So sorry about your great uncle being shell shocked in WWII. I appreciate the sentiments of “Hats off to the heroes!” Hope you have a lovely and relaxing weekend! I will be going to the beach, for a party of my coworker, Darryl’s son. It will be fun, taking the M & M girls. May write Monday about that revelry! I have a more quiet post ready for tomorrow, Sunday and all! Smiles, Robin

      • I hope you’re having fun, Robin! I can’t wait to her about it! I am missing Michigan and the lakes so it really sounds good!

    • Thank you for agreeing with Melvin on his choice of war movies!
      I am glad that my friend chose to drive me away from my rather quiet life to see this place that is heavenly and spiritual. The home was inspired by Frank Lloyd Wright but we could only see it from the outside. I was happy to shake the hand of Mrs. Schnormeier! Smiles, Robin

  2. Loved reading this, Robin. My daughter’s godfather served in the army. They are very brave, our military men and women. I’m like you. Not sure if I could fight and kill. That garden sounds beautiful! 🙂

    • Thank you so very much for sharing this personal story about someone who served in the Army! I need to see some of your newest recipes and Fiesta Fridays are always so much fun! You work hard on your presentation on your blog, I appreciate this so much!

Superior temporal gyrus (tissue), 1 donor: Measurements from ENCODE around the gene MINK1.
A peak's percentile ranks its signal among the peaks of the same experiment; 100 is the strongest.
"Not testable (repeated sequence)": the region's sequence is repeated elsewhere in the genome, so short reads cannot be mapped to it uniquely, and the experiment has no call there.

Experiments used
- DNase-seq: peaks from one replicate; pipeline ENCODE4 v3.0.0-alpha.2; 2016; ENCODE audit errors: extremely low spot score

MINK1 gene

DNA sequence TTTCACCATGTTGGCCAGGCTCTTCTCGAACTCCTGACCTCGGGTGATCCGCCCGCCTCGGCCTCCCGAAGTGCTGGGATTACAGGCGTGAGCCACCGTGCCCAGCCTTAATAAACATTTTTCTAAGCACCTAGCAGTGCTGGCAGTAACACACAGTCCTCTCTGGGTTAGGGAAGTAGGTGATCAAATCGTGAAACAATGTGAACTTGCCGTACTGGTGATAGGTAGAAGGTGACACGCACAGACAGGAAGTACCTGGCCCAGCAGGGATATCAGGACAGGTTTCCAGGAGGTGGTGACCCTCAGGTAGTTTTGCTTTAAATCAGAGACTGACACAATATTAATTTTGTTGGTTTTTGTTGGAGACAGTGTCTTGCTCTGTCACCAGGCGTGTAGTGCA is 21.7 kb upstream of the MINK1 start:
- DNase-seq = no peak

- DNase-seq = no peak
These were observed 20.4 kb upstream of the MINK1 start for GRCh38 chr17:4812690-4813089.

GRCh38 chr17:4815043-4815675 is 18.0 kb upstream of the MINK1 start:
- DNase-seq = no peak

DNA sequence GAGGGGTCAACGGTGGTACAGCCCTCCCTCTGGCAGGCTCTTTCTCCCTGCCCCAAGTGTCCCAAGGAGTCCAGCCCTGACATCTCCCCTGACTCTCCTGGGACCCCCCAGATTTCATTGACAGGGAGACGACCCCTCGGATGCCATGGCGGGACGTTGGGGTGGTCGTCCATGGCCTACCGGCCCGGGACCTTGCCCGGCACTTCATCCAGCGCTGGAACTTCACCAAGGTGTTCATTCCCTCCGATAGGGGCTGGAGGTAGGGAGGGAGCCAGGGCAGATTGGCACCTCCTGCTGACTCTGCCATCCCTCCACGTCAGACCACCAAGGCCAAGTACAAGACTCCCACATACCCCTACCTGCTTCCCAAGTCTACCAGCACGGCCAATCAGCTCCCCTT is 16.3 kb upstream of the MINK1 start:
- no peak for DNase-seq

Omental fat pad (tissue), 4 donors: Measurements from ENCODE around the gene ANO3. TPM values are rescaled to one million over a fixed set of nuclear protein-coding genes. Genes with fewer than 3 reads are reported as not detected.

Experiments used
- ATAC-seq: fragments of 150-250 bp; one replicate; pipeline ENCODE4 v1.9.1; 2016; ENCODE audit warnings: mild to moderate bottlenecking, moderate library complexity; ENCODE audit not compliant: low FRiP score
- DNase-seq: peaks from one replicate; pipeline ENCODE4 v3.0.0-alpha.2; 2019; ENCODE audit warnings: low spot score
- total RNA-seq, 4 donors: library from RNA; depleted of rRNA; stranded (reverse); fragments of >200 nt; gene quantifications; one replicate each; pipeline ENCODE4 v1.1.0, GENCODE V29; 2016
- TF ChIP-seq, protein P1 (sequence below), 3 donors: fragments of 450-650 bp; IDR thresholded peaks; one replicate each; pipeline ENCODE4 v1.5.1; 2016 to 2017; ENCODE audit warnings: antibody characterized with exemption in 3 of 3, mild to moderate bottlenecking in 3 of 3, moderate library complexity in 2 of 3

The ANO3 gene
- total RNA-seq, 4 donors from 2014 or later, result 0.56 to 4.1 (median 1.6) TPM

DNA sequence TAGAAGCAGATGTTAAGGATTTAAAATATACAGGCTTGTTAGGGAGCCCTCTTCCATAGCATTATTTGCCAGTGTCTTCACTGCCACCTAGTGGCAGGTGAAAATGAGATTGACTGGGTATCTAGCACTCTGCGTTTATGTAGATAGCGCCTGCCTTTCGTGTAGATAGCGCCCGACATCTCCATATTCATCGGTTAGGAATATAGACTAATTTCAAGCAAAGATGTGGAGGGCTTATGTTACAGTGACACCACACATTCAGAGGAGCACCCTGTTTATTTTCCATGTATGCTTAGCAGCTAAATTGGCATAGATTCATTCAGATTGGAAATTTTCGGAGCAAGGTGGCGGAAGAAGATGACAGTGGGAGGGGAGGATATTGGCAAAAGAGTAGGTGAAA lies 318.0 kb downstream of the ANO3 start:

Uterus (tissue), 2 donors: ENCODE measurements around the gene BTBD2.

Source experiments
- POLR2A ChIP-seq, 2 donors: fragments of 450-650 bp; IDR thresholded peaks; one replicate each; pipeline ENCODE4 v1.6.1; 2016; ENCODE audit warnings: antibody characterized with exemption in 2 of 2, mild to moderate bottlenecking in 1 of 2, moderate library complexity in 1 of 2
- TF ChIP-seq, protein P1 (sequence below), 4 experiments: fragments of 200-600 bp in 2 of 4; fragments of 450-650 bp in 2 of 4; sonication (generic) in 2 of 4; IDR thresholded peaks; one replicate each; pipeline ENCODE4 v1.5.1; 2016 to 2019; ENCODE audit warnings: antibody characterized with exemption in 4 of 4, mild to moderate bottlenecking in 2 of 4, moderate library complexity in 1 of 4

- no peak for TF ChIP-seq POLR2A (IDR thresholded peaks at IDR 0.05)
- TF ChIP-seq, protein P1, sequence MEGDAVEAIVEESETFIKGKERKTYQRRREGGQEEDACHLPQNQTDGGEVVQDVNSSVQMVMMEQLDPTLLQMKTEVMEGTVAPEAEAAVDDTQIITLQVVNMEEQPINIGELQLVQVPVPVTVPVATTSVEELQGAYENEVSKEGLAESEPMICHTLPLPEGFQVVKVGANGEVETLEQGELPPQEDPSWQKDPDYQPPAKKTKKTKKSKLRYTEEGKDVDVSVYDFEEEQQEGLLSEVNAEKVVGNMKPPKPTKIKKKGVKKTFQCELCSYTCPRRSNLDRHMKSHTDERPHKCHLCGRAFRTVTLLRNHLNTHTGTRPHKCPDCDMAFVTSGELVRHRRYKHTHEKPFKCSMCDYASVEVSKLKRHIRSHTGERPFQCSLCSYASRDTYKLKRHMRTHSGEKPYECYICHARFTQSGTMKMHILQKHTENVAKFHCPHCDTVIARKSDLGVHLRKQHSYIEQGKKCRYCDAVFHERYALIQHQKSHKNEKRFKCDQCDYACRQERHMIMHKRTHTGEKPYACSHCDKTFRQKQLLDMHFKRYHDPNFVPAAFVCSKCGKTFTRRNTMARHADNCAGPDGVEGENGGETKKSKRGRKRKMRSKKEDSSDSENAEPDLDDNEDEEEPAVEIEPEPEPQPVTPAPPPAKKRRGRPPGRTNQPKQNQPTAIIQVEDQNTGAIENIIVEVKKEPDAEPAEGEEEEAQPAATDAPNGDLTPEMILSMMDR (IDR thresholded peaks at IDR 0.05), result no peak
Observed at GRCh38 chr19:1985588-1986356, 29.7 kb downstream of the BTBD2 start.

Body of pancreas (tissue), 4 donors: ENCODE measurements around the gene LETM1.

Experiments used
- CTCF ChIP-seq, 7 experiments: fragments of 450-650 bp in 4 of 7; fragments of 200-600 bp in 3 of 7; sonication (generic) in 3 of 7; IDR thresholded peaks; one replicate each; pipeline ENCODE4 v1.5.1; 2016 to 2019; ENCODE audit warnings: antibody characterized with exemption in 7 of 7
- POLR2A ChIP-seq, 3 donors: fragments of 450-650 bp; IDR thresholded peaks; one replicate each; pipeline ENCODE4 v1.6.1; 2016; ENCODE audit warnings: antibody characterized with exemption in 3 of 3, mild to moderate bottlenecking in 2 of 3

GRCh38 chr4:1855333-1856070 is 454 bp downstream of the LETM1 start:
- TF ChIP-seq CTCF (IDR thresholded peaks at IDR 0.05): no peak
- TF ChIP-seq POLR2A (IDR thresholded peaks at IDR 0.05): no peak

3. Hi Robin, I have always been taught in my family to hate war for any reason whatsoever. My Dad grew up in Nazi Germany and he was forced to serve. He lost his brother at the tender of 16. No one knew where the body is, and couldn’t bury him. he went MIA. My grandfather refused to bomb a city in Russia, he told his general these are people too, they have families, they don’t deserve to die. So he deserted his unit and he became a prisoner of war for 13 years. This was a great sacrifice, but he chose peace. My Dad himself became a prisoner of war in France for 4 years. He has many stories of such bitter intense hatred against any Germans, it is hard for me to understand. For instance, when Dwight Eisenhower found out about Auschwitz he was so angry that he ordered all the allies not to feed any Germans in the prison camps. My Dad almost died because of this. I might not have been born if it had gone on any longer. When my Dad brought his family to America, he became a teacher at a Quaker school. They advocate for peace. I’m not a Quaker, but having gone to those schools all my life, it really made an impression on me. I do believe that men should be able to resolve their differences without killing each other. I know it seems idealistic. But I do believe it could happen, if all parties concerned valued life. All life. Always.